United States reopens to international travel, allows happy reunion

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SAN DIEGO (AP) – Parents held children born while stranded abroad. Longtime estranged couples hugged and the grandparents hugged their doubled grandchildren.

The United States fully reopened to many vaccinated international travelers on Monday, allowing families and friends to reunite for the first time since the coronavirus emerged and providing a boost to the travel industry decimated by the pandemic . The restrictions closed the United States to millions of people for 20 months.

Octavio Alvarez and his 14-year-old daughter crossed a crosswalk in San Diego in less than 15 minutes to get to his mother-in-law’s house in California.

“It’s a great feeling,” said Alvarez, 43, who lives in Ensenada, Mexico, a two-hour drive from San Diego. Before the pandemic, his family traveled to California twice a month. The emotional cost of border restrictions was “very high”, he added.

U.S. citizens and permanent residents were still allowed to enter the United States, but travel bans immobilized tourists, thwarted business travelers, and often pushed families away.. Travelers must have proof of vaccination and a negative COVID-19 test.

“I think a lot of people were waiting for this day,” said Eileen Bigelow, Vermont port regional manager for customs and border protection. “They see it as a light at the end of the tunnel for some return to normal.”

There have been a lot of extended hugs at airports from coast to coast. At Newark International Airport in New Jersey, Nirmit Shelat repeatedly kissed his girlfriend, Jolly Dave, after arriving from India, ending their nine-month separation. She was on the first flight out of the country to the United States.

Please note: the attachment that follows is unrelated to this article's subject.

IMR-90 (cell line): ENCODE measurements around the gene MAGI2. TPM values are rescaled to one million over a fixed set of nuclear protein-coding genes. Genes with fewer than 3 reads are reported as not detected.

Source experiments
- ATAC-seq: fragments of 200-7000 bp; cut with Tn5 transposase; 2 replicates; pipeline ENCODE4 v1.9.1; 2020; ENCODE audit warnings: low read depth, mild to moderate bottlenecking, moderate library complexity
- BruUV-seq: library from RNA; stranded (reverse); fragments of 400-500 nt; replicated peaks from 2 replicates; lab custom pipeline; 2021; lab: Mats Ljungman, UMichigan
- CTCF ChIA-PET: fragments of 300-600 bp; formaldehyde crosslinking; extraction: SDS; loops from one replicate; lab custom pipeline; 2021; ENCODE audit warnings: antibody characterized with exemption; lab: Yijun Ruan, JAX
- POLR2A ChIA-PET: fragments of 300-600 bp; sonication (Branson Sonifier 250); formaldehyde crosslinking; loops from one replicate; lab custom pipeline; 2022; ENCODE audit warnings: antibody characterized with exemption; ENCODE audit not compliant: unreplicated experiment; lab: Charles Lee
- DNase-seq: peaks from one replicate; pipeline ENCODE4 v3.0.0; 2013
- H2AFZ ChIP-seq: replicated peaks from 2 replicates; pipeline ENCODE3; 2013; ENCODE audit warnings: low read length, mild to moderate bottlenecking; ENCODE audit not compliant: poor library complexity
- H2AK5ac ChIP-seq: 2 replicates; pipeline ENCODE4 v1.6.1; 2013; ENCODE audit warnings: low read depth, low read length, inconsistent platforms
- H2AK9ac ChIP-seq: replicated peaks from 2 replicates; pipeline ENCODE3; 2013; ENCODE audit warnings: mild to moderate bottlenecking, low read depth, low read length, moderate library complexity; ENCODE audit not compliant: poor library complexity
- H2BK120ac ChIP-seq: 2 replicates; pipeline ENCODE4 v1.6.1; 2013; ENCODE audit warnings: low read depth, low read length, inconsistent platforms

“I can’t even explain in my words how happy I am,” Dave said.

Gaye Camara, who lives in France, last saw her husband in New York in January 2020, unaware it would be 21 months before they could hug each other again.

“I’m going to jump in his arms, kiss him, touch him,” said Camara, 40, as she rolled her luggage through Paris Charles de Gaulle airport, where the buzzing crowd looked like from before the pandemic, with the exception of face masks.

At the U.S. borders with Mexico and Canada, where commuting was a way of life before the pandemic, the reopening brought relief. Malls, restaurants, and stores in U.S. border towns have been devastated by lack of Mexican visitors.

San Diego Mayor Todd Gloria, accompanied by US and Mexican officials at a celebratory press conference at the San Ysidro crossing, said the economic losses were significant and the severed family ties were “immeasurable.”

Retail sales in San Ysidro have fallen about 75% from pre-COVID levels, forcing nearly 300 businesses to close.

Edith Aguirre from Tijuana quit her job to go shopping in San Diego. Bursting with laughter, she accepted a gift bag from a duty free store at the San Diego border crossing. She was a regular at SeaWorld in San Diego and last came to the United States to celebrate her 50th birthday at Disneyland in February 2020.

“It was very exhausting,” she said of the interruption to her cross-border life.

Sales fell by half at David’s Western Wear store in Nogales, Ariz., Which makes boots popular among Mexicans.

Owner David Moore hopes his specialty products will attract customers, but he said it won’t happen overnight. Many Mexicans are still trying to renew their expired visas amid a backlog. Those who come may be disappointed to find empty shelves due to supply chain issues.

“I really don’t think Mexican buyers are going to end up in hordes because they’ve gotten used to buying a lot of the stuff they need from Mexico now,” he said.

David Jerome, president and CEO of the El Paso Chamber of Commerce on the Mexican border in Texas, said: “It won’t come back as quickly as it was closed.”